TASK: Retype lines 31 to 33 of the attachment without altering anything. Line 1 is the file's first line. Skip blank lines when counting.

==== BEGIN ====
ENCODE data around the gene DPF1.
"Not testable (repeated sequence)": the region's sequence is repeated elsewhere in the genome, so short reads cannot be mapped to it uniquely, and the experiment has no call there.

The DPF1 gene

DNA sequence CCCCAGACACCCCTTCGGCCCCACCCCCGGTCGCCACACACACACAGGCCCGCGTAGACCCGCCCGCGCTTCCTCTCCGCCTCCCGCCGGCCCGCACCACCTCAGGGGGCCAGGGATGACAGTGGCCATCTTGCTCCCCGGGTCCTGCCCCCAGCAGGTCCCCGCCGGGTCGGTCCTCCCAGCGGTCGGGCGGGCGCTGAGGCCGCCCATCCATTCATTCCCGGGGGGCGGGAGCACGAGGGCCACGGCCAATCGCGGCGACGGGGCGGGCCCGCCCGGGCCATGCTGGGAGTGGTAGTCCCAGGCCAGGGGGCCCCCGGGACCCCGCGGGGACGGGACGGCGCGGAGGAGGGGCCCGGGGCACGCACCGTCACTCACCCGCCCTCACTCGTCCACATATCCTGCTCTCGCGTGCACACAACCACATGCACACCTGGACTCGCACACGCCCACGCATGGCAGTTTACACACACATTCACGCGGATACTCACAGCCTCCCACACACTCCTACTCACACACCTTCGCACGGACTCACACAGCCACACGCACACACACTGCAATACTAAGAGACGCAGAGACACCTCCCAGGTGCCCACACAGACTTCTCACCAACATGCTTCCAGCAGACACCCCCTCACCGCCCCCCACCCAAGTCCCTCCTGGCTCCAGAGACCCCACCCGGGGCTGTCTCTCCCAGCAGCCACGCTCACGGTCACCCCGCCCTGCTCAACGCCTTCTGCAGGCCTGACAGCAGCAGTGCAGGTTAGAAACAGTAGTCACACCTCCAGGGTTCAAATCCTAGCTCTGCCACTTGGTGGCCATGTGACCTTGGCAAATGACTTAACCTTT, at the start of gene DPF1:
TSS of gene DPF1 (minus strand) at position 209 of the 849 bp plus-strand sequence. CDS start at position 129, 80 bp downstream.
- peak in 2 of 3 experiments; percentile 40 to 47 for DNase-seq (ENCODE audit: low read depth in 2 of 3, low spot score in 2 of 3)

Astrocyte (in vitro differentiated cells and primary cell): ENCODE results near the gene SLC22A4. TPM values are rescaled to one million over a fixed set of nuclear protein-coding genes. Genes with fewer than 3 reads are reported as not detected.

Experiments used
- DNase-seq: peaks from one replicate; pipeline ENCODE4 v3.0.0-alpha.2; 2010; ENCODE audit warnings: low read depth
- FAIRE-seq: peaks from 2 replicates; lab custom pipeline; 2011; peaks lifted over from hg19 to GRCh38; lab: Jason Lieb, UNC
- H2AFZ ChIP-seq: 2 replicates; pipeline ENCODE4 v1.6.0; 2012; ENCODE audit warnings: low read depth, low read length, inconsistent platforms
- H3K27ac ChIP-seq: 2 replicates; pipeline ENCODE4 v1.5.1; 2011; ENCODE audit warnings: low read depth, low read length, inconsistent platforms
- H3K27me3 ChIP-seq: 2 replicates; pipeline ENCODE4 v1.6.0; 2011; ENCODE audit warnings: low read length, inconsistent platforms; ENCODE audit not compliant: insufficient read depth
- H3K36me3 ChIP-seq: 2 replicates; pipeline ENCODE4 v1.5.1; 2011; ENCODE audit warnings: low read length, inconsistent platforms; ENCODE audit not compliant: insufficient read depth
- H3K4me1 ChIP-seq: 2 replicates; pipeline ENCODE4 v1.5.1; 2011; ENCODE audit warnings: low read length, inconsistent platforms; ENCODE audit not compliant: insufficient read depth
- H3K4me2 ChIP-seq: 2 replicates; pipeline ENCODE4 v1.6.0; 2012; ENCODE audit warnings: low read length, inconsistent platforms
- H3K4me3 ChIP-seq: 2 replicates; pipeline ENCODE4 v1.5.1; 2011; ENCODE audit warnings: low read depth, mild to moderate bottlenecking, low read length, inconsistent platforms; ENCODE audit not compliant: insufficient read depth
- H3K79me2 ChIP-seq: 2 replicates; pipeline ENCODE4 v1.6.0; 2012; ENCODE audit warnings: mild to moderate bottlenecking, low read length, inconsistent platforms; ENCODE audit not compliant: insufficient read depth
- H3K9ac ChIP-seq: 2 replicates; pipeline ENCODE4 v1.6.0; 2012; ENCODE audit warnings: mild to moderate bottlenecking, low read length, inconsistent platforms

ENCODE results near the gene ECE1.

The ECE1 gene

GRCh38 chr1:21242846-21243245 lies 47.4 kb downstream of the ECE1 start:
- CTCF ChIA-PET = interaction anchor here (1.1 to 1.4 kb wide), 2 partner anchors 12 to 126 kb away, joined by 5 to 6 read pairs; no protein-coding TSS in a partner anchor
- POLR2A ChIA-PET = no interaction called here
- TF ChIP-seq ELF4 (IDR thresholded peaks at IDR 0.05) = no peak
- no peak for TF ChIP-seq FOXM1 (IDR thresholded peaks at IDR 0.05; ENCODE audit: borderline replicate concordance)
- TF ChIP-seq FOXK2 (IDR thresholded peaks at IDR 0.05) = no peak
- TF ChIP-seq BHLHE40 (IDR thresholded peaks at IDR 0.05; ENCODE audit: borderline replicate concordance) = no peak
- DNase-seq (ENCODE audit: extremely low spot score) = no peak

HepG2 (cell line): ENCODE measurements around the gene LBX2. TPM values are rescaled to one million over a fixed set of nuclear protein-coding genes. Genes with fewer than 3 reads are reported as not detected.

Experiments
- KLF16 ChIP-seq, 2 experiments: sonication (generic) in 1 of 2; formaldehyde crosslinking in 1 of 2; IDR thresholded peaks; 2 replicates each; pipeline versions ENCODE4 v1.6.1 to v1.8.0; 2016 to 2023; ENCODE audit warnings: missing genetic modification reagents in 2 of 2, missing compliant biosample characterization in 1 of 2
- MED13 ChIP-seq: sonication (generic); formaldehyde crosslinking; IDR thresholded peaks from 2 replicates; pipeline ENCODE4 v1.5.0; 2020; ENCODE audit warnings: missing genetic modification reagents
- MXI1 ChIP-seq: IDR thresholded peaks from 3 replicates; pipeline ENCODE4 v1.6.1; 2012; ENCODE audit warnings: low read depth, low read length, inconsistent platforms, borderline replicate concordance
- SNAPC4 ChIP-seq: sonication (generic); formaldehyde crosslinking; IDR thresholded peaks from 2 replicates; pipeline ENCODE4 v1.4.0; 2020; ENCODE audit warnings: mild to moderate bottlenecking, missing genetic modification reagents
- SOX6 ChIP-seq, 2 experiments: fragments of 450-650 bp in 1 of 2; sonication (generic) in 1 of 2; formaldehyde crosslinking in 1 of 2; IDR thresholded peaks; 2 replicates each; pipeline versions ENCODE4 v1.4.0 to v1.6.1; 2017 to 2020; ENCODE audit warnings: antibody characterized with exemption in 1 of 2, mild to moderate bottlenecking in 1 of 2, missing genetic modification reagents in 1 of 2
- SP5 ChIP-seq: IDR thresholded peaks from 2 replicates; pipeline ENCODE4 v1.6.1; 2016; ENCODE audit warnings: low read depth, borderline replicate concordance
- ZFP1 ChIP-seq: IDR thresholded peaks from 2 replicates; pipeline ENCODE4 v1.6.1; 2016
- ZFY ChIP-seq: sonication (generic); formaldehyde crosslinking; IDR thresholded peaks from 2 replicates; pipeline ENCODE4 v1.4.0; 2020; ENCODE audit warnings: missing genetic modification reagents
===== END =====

Experiments
- KLF16 ChIP-seq, 2 experiments: sonication (generic) in 1 of 2; formaldehyde crosslinking in 1 of 2; IDR thresholded peaks; 2 replicates each; pipeline versions ENCODE4 v1.6.1 to v1.8.0; 2016 to 2023; ENCODE audit warnings: missing genetic modification reagents in 2 of 2, missing compliant biosample characterization in 1 of 2
- MED13 ChIP-seq: sonication (generic); formaldehyde crosslinking; IDR thresholded peaks from 2 replicates; pipeline ENCODE4 v1.5.0; 2020; ENCODE audit warnings: missing genetic modification reagents